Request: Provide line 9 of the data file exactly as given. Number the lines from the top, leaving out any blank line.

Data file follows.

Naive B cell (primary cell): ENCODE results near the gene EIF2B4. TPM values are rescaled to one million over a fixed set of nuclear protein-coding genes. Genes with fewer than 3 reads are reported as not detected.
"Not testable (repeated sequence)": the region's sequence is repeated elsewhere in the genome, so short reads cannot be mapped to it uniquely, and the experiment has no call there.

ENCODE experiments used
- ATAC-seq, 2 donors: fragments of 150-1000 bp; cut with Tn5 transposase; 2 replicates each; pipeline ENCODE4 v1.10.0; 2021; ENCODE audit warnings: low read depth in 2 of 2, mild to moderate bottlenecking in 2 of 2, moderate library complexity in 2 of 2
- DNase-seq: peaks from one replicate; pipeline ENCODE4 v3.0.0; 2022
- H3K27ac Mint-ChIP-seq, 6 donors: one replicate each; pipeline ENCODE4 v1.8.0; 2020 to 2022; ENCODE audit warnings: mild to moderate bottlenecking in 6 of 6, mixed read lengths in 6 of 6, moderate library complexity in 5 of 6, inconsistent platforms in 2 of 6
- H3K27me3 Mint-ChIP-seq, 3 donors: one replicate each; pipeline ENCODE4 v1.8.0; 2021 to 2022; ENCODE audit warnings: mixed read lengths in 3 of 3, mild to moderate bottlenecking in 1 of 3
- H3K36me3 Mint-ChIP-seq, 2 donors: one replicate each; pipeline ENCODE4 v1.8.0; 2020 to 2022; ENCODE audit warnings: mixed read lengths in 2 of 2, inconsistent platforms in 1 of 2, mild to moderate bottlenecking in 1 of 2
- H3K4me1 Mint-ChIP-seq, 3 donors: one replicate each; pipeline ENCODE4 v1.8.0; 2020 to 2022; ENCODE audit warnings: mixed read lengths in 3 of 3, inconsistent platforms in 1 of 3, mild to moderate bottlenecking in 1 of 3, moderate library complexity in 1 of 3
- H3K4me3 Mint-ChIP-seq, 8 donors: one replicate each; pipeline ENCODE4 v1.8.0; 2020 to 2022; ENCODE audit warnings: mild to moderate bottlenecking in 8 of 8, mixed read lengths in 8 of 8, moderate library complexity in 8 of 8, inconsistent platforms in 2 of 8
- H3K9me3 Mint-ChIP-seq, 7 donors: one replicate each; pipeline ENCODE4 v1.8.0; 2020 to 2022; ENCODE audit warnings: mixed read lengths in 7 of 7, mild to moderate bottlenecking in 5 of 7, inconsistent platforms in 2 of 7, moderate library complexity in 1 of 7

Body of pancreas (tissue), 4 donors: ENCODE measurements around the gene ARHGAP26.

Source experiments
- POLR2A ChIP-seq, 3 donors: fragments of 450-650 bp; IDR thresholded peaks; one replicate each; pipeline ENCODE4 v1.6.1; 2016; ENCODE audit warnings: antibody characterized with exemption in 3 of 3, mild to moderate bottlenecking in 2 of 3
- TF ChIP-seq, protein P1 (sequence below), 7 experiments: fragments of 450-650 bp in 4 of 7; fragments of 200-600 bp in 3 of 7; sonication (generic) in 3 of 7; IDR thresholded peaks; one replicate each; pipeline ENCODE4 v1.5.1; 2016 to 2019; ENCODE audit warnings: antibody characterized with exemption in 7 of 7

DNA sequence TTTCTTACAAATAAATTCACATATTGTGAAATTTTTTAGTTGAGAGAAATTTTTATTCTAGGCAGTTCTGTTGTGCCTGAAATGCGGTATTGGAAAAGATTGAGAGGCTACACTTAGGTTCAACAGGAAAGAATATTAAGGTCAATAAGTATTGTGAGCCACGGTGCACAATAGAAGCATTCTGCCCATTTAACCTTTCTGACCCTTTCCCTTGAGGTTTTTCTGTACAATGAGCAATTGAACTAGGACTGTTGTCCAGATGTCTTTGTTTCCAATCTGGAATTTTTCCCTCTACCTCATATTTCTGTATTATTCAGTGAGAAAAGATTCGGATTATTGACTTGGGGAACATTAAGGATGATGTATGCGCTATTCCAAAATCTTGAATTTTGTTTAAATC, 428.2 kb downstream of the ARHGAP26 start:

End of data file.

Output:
- H3K4me1 Mint-ChIP-seq, 3 donors: one replicate each; pipeline ENCODE4 v1.8.0; 2020 to 2022; ENCODE audit warnings: mixed read lengths in 3 of 3, inconsistent platforms in 1 of 3, mild to moderate bottlenecking in 1 of 3, moderate library complexity in 1 of 3